We recently formalized our engineering principles. Principles are important to guide and make people find out the best decisions, especially when faced to different situations. However, it is a waste of time for routines and common sense. That is why we also need practices to accelerate the process of making decisions. But not having principles and just practices are also bad since your team will just follow rules and don’t really think.
Practices could change over time, principles usually don’t. Have both when scaling.
The pain will always exist. No matter the size of your company. No matter how experienced you became. No matter how the context changed for the better. It does not matter at all.
It is the same for high-performance athletes: it will never become easy or painless, they actually train and change to support it. After thinking and acting like that, you truly discover that you can get more pain than was used to. And then more, and more. Finally, you discover that your pain tolerance can be much higher. It then becomes an advantage for yourself and the company.
The real question for being successful: how much pain can you get? Are you mentally prepared?
There are a lot of thoughts and a battle of ego when passing the sticks.
Don’t be afraid of it. Your legacy will be there. If you are a founder, people will know how you started the company. If you were an early employee, people will know how important you were to move the business.
Whatever your merit was, it will always be there.
At some point of the journey, you should pass the sticks. Building a company is a marathon. You can’t run a couple of triathlons in a sequence. It is the same that you won’t be able to teach your kid everything she needs to know for the whole life, she will need to learn from other people and experiences.
New oxygen is great for evolving. A machine needs feedback to become better.
If you are a manager and still dictates what to do next in a specific discipline, you haven’t solved the real problem. You shouldn’t be leading it. Your main skill should be hiring someone that is better than you to solve the problem. Dictating won’t scale for long.
You will automatically notice that you really fixed the problem when you start learning from the person you hired and then start worrying less about it.
There are two categories of great individual contributors: the ones with great technical skills and also maturity, and the others without maturity.
The first rule is that you should never bring people without a great technical background or adequate for their level, so let’s focus on people with that – right side of the chart.
The best people I worked in my life were very mature. I learned a lot from them. They know how to solve complex problems, but also how to stay focused, motivated and positive, communicate well, and empower people and teams.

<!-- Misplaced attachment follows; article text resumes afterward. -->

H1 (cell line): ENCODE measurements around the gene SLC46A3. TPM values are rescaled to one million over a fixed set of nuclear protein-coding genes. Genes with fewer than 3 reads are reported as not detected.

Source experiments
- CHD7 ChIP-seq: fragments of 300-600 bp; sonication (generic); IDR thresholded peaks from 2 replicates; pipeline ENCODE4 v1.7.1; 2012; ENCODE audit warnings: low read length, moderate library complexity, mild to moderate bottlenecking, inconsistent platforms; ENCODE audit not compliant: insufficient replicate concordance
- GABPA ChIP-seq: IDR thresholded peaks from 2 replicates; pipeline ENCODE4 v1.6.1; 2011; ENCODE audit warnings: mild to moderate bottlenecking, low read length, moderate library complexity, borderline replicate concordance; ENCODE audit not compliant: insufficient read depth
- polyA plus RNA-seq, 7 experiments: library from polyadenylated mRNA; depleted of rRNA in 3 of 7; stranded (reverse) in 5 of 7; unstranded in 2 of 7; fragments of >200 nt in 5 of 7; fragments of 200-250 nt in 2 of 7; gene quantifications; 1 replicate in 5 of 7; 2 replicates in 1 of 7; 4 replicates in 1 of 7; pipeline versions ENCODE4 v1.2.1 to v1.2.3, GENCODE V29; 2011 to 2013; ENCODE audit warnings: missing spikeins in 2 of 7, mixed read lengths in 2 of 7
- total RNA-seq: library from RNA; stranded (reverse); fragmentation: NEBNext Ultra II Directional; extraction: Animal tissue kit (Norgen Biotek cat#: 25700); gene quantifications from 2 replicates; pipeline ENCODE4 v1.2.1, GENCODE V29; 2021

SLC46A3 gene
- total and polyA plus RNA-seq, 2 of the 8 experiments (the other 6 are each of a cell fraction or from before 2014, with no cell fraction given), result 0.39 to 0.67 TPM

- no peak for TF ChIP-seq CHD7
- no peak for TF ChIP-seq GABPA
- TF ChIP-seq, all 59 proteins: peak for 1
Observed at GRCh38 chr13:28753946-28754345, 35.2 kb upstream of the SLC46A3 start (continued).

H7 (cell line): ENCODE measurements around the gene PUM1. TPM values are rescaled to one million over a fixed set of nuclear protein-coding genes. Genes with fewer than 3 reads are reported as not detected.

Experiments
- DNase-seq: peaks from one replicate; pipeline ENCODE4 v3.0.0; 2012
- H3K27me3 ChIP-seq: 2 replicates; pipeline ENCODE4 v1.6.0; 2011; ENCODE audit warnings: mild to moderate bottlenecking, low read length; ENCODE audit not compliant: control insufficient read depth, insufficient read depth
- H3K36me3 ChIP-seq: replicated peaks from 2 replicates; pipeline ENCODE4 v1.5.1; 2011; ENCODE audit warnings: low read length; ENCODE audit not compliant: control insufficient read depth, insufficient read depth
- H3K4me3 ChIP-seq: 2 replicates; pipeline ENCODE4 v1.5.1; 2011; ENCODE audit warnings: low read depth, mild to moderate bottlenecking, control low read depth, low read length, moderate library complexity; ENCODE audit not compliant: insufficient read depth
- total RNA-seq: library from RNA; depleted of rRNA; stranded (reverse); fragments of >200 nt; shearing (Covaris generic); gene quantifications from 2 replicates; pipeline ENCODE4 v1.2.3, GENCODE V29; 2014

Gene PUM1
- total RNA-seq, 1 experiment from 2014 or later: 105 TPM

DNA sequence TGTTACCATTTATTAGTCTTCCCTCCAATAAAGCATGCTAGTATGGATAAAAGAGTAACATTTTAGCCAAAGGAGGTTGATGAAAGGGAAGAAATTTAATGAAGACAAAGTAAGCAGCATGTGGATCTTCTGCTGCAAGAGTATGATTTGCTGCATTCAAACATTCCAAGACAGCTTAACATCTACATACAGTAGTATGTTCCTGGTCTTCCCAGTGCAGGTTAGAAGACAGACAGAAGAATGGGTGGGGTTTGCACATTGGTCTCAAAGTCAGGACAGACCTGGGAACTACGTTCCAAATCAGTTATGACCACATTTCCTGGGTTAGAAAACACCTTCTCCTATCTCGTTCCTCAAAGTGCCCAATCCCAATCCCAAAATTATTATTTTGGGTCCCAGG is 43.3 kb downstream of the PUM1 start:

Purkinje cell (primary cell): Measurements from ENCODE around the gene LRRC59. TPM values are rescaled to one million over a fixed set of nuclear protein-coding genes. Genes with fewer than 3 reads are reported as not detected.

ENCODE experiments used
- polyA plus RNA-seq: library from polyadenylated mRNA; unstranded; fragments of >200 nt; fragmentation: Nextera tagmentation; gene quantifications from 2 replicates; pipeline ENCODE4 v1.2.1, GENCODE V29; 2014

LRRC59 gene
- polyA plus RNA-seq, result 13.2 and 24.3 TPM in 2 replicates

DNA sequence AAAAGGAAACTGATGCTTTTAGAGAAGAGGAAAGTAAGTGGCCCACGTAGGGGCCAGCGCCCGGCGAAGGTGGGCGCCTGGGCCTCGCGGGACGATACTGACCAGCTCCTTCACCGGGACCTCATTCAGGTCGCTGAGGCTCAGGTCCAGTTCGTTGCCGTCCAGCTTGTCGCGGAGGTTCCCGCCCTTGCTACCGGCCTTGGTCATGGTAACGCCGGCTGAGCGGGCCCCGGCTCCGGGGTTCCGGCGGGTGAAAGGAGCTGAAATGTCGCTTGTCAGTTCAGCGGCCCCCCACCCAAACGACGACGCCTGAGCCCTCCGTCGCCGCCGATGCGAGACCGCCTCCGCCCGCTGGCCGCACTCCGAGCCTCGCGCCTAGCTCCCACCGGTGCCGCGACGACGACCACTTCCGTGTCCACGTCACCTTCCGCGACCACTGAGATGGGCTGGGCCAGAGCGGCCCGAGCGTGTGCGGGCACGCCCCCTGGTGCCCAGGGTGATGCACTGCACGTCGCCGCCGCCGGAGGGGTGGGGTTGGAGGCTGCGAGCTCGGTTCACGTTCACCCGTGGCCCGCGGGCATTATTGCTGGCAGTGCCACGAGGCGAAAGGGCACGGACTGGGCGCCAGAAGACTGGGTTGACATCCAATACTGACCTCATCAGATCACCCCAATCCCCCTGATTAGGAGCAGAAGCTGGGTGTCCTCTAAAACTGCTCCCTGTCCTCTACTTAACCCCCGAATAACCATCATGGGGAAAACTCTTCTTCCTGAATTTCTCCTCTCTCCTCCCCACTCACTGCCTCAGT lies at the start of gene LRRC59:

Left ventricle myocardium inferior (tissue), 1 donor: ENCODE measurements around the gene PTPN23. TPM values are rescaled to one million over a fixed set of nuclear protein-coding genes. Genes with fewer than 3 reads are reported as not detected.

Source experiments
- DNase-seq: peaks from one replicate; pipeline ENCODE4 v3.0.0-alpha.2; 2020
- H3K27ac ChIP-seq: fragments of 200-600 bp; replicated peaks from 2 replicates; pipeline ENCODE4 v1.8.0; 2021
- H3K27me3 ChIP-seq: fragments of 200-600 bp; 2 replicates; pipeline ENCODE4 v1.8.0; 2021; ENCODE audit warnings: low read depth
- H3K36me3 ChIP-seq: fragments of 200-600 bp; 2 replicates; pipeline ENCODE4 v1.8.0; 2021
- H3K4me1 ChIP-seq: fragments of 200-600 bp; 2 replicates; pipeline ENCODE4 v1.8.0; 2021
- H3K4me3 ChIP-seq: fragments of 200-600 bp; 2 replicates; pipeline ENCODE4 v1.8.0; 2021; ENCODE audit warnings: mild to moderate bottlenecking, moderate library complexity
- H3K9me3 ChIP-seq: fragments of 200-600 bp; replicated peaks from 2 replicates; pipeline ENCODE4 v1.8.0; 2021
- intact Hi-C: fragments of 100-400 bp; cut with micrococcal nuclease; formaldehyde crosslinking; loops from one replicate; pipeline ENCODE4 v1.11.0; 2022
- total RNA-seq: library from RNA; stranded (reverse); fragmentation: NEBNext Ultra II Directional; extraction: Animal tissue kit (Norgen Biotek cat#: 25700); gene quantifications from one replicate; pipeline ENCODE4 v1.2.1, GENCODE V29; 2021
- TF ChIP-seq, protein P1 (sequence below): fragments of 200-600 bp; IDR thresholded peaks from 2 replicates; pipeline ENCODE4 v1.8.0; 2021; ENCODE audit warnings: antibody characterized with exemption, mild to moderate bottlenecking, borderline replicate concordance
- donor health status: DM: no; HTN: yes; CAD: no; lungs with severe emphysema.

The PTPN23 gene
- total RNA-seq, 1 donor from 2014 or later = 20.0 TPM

A lot of great people I met without enough maturity became mature over the time after different experiences. Self-knowledge and openness are crucial for that. They also became the first group.
But a couple of them stayed the same and took ages to take a small step. They will never become rock stars.
Depending on your bar, you won’t want them too.
Every day is a different day in a startup. There are good days and positive signals that make everybody get happy however there are bad days when you have to deal with loses and incidents for example. Sometimes this also changes during the period, there is no rule.
No matter what happens, you have to control your emotions and learn how to deal with it. You have to operate in a regular bandwidth. Nothing is too wrong that you are dead, neither too good that the game is won.
Everything breaks during scale phase. Your software will break. Also your processes, individuals, leaders, data, office, and structure. Even your wi-fi will break.
Every time you decide for something think how would feel to add 10x in it. This could help you in extending the breaking lifetime of your decisions.
Understand that everything breaks and choose what won’t break in each cycle.
We are always in a rush. And we are always looking ways to be more productive, and also to do productive meetings. For instance, send me the items earlier, a 30min slot at the max, try to solve it async, rigid agenda, etc. I do that a lot.
However, sometimes to achieve the best result you need to let people talk. When you are doing big changes, interconnecting teams and going deep into pain points, you need to let people talk. Part of the process to achieve the best result is guaranteeing everything was said. People need to go through this.
So the next time you have a big change and need to listen to your team, don’t try to create the most productive meeting, focus on creating the most effective one.
I usually receive questions regarding the role of CTO and VP of Engineering. There is a couple of great blog posts on this topic such as Suster’s and Dickert’s one.
Forget about the roles. Both functions are important. In the early days, you will have to define the technical direction – and code a lot! After the MVP and a couple of new employees, you will have to start scaling: hire people, coach them and fix processes. The first job is usually attributed to the CTO and the second to the VP of Engineering.
Anytime, you will need to keep scaling and driving the technical direction. It could be the same person doing the same functions at some point, or maybe you with a manager, or maybe you with a senior developer. It usually ends with having a CTO and a VP of Engineering, at least someone leading each function.
If you are the tech co-founder, don’t be confused about your role or what you want to become. Don’t let your ego drive your decisions and don’t be in the wrong job. Your interests could also change over time. Understand both functions, review your role and scale the company.